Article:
Once the bunker’s historic and heritage status was officially recognized, all that remained was to raise funds to turn the complex into a museum. The management team doubled its promotional efforts, which quickly bore fruit. Mr. Beaton notes that the museum welcomed 5 000 visitors and took in $78 000 during its opening weekend in 1998. The money was used to renovate and re-equip the structure, which had been emptied of its contents in preparation for the planned demolition. Since then, the number of visitors has increased by 15 percent every year, reaching 39 000 people in 2009.
When asked about his duties, Mr. Beaton said, “I really enjoy leading tours, and all the visitors are fascinated by the complex. I also like organizing and cataloguing the incredible collection and making it accessible to the public. There are so many resources! At the beginning, there were 90 to 120 people working here, but circulation was limited.”
Although Prime Minister Diefenbaker never visited the bunker, he is remembered for his tenacity and determination during his term in office. His government appointed the first female cabinet minister, Ellen Fairclough, and gave First Nations people the right to vote. James Gladstone, a member of the Blood tribe, became the first Aboriginal person to be appointed to the Senate. Diefenbaker’s government also enacted the Canadian Bill of Rights, and his anti-apartheid stance contributed to the withdrawal of South Africa from the Commonwealth.
As part of its role as a museum, the Diefenbunker offers numerous programs and services. Video enthusiasts will find many different clips online that will appeal to a wide audience and offer a closer look at the history of the Cold War. One is a 10-minute video that gives an overview of the construction of the shelter. There is also a video game, Project Rustic, that Canadians can play to find out more about the Cold War. It simulates a nuclear war between the USSR and the US, presents issues of the time, and explains how the government of the day functioned during a crisis and how civilian participation can influence our understanding of domestic and foreign politics. Since September 2010, the museum has been presenting Project Rustic to Grade 10 students in social studies classes. The game is accessible online at no charge, enabling anyone with a computer and Internet access to learn more about the Cold War.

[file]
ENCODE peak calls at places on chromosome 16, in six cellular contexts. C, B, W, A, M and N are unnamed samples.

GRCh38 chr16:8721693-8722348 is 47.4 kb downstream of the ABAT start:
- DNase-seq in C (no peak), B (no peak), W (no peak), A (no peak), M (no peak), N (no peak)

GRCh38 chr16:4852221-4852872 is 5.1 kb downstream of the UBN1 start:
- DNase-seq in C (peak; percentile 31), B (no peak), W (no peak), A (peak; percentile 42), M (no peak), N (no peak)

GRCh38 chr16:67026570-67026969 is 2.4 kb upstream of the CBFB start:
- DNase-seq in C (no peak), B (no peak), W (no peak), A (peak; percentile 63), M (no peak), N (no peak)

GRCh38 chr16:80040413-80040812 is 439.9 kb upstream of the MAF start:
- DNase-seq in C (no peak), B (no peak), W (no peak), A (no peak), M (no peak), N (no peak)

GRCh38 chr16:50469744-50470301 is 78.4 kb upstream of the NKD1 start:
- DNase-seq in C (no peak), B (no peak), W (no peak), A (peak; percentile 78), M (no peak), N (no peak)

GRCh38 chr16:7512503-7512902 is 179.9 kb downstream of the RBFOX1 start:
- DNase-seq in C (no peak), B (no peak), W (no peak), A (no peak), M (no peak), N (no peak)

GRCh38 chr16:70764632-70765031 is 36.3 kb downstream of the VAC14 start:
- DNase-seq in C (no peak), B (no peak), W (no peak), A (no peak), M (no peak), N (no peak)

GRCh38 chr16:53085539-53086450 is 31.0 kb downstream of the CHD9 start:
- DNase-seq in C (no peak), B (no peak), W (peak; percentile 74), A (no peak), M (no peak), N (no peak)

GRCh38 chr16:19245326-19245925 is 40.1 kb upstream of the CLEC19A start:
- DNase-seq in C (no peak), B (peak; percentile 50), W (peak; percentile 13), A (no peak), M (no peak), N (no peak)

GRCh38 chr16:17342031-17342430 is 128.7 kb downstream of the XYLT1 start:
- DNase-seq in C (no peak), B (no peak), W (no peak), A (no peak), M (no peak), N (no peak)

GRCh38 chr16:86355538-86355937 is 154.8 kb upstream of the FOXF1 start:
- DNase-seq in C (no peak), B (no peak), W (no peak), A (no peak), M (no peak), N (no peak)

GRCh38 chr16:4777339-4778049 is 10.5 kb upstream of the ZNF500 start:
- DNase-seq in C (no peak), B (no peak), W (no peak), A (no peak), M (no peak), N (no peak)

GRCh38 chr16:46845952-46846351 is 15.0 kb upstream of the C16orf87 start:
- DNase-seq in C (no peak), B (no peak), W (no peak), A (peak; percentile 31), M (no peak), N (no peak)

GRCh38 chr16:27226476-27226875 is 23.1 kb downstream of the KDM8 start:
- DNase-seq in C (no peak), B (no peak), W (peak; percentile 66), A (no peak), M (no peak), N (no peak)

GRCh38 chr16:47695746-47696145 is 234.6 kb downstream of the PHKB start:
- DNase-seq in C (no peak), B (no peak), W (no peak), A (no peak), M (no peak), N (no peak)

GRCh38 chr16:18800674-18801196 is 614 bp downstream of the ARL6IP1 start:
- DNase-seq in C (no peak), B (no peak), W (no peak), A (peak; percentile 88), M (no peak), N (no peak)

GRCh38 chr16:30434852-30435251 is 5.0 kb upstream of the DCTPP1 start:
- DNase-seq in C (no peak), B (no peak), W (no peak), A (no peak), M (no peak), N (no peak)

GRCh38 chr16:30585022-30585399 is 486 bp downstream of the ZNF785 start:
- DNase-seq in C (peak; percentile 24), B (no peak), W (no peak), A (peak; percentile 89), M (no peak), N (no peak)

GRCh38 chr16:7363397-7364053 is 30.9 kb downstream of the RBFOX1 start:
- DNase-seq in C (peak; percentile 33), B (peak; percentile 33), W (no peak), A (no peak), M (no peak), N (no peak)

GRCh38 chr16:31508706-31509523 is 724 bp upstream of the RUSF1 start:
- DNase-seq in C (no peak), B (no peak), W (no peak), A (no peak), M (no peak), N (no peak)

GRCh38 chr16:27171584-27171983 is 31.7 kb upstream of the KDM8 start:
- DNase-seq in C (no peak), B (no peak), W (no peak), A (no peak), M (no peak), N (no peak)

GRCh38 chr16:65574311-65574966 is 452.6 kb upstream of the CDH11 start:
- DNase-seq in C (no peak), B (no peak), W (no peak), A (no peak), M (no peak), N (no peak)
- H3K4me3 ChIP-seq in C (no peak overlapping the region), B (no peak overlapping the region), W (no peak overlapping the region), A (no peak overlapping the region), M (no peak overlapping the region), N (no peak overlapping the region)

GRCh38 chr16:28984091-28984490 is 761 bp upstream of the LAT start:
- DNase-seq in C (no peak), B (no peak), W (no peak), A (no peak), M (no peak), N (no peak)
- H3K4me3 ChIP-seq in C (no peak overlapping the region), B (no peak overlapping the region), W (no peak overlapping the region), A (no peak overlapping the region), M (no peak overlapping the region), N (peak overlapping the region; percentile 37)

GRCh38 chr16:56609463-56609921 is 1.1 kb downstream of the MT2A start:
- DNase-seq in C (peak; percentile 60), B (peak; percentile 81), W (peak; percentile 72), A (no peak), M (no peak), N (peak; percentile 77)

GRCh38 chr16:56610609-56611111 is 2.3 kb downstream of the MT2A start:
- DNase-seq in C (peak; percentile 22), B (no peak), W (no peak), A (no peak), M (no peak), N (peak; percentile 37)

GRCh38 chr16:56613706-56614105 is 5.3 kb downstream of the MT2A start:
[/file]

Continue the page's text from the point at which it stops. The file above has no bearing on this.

The Diefenbunker is an exceptional window on a past that is still very relevant today. For more information, call 613-839-0007 or 1-800-409-1965, or visit www.diefenbunker.ca/en_index.shtml.
Did you know?
- The official opposition dubbed the structure the “Diefenbunker” while Mr. Diefenbaker was Prime Minister.
- The Hollywood movie “The Sum of All Fears”, starring Morgan Freeman and Ben Affleck, was shot in the Diefenbunker.
- There is a Bank of Canada vault in the shelter, but no gold has ever been placed there.
- The beds in the dormitories are bunk beds and cots.
- The cafeteria, which is still in use, serves individual field rations.
- There are almost 50 bomb shelters in Canada, designed and equipped to protect members of various levels of government in the event of a nuclear attack.
- The complex has two three-room suites reserved for the Prime Minister and the Governor General. They are the only accommodations in the bunker that have a private shower.
- The bunker contains a CBC studio that was supposed to be used to broadcast news in the event of a nuclear war.
- According to Eric Espig, manager of programs and public relations for the Diefenbunker, spouses and family members were not authorized to even know about the shelter’s existence, let alone live there—not even the Prime Minister’s wife.
- The museum has its own radio station, VE3CWM-Cold War Museum, which broadcasts on Tuesday nights.
- Close to 100 CF members were deployed to the Diefenbunker over a period of 35 years, 24/7. They were tasked with keeping the shelter ready . . . just in case.